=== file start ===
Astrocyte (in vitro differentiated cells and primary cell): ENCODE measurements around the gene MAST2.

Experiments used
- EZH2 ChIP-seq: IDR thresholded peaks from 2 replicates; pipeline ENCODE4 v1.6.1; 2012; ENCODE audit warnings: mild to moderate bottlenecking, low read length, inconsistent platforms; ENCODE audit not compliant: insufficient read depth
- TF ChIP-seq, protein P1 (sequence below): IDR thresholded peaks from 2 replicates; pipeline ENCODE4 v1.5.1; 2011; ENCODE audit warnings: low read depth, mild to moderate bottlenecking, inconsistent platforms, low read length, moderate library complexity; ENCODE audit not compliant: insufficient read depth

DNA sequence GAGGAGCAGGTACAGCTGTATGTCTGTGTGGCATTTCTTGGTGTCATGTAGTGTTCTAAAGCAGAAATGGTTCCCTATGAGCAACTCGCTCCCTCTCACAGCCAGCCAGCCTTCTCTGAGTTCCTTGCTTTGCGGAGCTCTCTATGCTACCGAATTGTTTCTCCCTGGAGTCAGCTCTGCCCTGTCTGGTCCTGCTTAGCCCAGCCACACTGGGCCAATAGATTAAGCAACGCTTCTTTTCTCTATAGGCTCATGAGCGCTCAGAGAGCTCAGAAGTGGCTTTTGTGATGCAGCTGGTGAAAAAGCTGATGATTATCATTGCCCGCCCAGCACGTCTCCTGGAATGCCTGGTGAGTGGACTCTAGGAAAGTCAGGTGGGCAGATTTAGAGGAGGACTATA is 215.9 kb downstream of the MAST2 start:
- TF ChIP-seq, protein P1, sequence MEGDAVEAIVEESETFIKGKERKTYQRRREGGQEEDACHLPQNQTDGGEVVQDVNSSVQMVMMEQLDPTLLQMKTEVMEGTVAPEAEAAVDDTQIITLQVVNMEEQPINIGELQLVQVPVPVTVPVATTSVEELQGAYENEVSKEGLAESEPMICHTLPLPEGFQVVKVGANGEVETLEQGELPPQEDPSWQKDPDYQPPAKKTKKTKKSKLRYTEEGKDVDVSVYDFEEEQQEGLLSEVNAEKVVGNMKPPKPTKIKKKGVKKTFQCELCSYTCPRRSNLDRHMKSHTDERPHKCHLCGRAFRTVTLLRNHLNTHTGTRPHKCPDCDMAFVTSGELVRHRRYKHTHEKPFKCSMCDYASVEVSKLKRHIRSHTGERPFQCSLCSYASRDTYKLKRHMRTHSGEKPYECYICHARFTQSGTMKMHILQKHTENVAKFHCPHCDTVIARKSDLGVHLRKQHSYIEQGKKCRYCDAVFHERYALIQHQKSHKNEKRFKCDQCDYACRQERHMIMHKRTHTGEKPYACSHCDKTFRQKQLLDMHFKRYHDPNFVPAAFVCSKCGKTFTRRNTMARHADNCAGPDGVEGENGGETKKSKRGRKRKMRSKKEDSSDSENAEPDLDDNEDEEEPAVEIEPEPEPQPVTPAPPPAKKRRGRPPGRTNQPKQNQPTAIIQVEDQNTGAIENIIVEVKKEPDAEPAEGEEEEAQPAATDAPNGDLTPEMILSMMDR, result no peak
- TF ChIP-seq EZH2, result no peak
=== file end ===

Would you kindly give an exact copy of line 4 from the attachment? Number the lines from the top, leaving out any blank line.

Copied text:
- TF ChIP-seq, protein P1 (sequence below): IDR thresholded peaks from 2 replicates; pipeline ENCODE4 v1.5.1; 2011; ENCODE audit warnings: low read depth, mild to moderate bottlenecking, inconsistent platforms, low read length, moderate library complexity; ENCODE audit not compliant: insufficient read depth